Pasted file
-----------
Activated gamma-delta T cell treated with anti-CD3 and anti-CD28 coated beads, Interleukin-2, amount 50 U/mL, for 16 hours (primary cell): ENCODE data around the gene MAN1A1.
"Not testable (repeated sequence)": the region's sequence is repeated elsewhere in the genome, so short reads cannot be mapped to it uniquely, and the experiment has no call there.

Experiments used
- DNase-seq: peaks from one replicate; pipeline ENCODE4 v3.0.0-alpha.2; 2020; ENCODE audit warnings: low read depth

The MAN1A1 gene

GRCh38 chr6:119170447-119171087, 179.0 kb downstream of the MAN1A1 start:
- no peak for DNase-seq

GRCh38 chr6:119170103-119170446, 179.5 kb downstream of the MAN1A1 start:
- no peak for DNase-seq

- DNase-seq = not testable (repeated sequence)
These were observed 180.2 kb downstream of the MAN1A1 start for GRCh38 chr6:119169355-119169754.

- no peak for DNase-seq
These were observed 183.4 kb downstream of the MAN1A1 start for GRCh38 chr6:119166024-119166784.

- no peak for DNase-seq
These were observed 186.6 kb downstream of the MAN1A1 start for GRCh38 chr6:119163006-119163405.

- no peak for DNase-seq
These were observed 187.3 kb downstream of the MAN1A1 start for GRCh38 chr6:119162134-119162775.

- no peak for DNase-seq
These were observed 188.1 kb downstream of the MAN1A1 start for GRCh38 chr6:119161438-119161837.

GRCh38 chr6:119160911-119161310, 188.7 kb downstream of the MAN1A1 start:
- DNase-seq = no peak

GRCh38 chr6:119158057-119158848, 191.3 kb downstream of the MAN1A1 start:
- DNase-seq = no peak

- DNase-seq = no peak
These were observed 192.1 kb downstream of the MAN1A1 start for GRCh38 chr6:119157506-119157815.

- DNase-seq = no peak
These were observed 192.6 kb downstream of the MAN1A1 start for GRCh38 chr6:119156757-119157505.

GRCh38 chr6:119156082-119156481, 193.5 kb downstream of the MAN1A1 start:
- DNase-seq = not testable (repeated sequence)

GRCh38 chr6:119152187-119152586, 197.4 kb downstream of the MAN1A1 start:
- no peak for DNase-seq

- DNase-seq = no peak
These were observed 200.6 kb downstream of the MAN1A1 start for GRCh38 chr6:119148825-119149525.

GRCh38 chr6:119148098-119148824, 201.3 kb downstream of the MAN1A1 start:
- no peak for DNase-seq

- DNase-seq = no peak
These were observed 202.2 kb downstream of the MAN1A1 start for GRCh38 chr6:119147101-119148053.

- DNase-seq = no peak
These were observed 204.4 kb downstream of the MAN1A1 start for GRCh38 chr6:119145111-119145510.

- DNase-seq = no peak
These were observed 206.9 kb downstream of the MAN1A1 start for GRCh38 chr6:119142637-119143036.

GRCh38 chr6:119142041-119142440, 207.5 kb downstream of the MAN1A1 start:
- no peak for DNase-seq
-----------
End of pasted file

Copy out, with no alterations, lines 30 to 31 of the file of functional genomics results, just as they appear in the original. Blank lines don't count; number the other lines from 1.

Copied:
GRCh38 chr6:119152187-119152586, 197.4 kb downstream of the MAN1A1 start:
- no peak for DNase-seq